I hope it has been evident, that, in the whole body of this discourse, I have endeavoured to interweave sentiments of religion and virtue. I cannot, therefore, suppose it necessary at present, to prosecute this particular article any farther. Permit me, however, to assure you, that I have not ventured nor wished to recommend liberty without virtue; for this would have been a recommendation of licentiousness. True liberty may be summed up in this declaration: that we have a right to do all the good we can; but have no right to injure our fellow-men: we have a right to be as happy as we can; but no right to lessen the happiness of mankind.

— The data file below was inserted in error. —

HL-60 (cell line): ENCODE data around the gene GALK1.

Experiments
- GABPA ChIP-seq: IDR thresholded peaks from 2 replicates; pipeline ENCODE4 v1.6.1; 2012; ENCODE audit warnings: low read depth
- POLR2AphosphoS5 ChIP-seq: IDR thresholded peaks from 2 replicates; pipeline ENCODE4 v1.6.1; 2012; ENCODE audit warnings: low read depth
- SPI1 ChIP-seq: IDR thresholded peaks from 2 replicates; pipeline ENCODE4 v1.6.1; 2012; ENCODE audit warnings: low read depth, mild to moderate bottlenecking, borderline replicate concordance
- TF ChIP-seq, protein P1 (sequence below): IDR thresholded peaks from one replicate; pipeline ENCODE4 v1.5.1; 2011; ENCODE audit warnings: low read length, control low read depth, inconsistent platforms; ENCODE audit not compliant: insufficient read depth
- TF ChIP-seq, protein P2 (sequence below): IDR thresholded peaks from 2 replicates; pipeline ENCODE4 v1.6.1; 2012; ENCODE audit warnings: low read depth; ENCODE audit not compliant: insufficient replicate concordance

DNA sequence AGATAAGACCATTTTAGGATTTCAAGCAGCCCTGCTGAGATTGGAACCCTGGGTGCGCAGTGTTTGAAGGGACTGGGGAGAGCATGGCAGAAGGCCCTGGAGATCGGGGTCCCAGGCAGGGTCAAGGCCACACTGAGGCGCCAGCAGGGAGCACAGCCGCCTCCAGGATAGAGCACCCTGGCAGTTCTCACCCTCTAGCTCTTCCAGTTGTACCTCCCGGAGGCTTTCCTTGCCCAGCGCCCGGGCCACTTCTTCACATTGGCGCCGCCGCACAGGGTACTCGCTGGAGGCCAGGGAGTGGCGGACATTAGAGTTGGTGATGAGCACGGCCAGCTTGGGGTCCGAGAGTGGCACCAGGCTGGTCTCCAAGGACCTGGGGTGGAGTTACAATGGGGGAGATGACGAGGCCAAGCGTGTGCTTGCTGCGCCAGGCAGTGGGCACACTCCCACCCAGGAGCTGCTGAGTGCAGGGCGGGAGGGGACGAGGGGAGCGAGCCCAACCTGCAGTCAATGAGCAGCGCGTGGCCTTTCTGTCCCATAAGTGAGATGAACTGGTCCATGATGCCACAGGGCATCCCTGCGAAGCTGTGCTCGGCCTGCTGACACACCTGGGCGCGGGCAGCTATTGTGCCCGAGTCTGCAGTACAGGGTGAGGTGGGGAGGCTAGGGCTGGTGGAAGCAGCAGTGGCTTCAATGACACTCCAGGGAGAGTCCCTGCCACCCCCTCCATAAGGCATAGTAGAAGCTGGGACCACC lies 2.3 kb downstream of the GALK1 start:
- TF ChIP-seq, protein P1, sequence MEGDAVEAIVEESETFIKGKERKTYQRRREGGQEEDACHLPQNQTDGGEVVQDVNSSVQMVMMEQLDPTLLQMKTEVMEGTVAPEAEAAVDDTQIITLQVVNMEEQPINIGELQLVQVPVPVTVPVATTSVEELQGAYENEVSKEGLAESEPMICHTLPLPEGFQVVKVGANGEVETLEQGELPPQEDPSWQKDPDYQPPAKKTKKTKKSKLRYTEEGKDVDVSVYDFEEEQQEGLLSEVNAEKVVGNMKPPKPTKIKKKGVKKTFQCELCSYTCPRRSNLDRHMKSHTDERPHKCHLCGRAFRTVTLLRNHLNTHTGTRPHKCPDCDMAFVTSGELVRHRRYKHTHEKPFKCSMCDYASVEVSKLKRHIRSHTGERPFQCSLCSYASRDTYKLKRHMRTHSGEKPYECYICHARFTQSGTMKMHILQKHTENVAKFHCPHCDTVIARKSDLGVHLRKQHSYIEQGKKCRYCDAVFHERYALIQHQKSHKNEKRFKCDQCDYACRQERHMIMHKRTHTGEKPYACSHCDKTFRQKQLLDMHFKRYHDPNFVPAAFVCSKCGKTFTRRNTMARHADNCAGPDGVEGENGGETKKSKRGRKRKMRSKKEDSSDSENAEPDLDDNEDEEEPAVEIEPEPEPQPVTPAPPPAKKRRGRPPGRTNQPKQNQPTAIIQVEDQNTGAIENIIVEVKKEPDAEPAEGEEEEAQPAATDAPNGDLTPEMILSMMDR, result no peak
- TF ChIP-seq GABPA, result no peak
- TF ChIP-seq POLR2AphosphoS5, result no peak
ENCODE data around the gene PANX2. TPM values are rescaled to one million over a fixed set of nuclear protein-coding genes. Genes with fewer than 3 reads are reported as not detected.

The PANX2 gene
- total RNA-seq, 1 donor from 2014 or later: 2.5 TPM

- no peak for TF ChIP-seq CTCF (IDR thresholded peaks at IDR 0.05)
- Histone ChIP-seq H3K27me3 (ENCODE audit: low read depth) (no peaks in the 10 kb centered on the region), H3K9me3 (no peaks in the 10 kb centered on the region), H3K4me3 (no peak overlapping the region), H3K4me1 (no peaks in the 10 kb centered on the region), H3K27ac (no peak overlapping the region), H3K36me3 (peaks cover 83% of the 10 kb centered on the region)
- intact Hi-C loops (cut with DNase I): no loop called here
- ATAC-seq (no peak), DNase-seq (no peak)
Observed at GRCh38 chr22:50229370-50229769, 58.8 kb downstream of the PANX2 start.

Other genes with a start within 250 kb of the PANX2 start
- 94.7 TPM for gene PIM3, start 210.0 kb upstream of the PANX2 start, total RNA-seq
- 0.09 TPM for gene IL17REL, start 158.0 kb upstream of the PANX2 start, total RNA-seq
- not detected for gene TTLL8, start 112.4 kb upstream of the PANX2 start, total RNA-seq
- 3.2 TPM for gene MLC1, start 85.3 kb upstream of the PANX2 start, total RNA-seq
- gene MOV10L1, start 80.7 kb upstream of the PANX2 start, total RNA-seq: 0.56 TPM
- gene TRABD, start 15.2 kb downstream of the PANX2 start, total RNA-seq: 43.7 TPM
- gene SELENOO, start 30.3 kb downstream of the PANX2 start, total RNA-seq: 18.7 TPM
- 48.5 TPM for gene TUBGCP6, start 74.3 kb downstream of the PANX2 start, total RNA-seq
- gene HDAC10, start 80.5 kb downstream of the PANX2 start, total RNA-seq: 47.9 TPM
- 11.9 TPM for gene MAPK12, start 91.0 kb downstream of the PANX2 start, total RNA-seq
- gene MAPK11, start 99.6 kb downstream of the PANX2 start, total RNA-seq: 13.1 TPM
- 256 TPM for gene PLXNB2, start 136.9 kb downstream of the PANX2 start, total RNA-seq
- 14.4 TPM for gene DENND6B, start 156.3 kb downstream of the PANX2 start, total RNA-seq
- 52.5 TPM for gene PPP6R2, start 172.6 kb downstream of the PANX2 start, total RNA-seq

Thus far I have attempted to comply with the appointment of the civil fathers of this state. In this compliance, my diffidence and fear have given me no small anxiety, lest I should not answer the design of their appointment. I have not, therefore, been influenced by a presuming expectation of communicating to this honourable political body, any new information. I feel, nevertheless, in my mind, a pleasing persuasion, that my fathers in government will not be displeased with any sincere and humble attempt to inspire their younger sons with a just sense of the blessings and privileges they enjoy under the present legislative and executive authority. In a few years, some of the youth of the present day must be called to fill the places of the fathers now in office. The thought is serious! Who knows the consequence? Is it not then of the utmost importance that the minds of young men should be impressed with the best sentiments of equal liberty? Shall we not exhort them to stand fast in their liberty, that their country may be free? Shall we not animate the rising generation, to transmit to their posterity that invaluable inheritance of freedom, which they must soon receive from the present race of patriots when they shall rest from their labours? This is a day of joy: it reminds you of one of the great privileges of freemen: it should be a day of gratitude also. Oh! that you did but feel and realize your happy situation, that you might send up to heaven the warmest gratitude of hearts glowing with love and praise to that blessed Saviour who hath made us free!